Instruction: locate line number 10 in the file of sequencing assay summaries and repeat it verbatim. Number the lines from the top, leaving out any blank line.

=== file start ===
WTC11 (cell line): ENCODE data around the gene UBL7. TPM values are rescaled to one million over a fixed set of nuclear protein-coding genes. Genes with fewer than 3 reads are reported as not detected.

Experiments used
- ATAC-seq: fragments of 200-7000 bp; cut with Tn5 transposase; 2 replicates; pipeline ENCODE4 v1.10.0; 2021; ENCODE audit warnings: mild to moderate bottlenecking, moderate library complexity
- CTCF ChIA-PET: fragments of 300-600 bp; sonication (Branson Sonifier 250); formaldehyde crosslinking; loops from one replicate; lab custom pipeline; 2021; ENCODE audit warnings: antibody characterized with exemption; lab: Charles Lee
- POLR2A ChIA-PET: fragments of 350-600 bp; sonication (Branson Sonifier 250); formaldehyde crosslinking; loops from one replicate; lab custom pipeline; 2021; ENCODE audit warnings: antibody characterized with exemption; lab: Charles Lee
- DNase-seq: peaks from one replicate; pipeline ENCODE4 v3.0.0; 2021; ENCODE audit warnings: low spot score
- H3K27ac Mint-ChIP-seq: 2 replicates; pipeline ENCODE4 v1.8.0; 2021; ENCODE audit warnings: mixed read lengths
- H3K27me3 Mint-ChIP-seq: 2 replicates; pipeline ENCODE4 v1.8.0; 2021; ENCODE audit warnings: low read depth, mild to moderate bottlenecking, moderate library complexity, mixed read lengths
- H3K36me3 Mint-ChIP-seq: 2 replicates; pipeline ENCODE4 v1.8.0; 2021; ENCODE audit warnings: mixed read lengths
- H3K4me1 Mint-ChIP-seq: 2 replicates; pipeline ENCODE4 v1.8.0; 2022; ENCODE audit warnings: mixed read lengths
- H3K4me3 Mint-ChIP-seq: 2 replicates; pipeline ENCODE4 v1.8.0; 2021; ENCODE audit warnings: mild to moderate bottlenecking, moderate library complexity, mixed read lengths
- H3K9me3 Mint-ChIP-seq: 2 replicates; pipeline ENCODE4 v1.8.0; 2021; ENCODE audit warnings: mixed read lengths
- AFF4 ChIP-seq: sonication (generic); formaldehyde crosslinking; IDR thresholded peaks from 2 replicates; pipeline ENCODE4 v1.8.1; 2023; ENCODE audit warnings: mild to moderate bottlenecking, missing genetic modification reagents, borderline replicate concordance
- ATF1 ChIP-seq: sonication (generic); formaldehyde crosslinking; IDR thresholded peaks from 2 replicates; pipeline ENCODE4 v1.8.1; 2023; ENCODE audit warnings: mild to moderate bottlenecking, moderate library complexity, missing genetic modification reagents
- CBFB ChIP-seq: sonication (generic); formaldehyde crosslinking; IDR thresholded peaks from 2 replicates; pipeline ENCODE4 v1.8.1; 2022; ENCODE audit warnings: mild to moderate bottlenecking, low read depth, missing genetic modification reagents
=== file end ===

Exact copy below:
- H3K4me1 Mint-ChIP-seq: 2 replicates; pipeline ENCODE4 v1.8.0; 2022; ENCODE audit warnings: mixed read lengths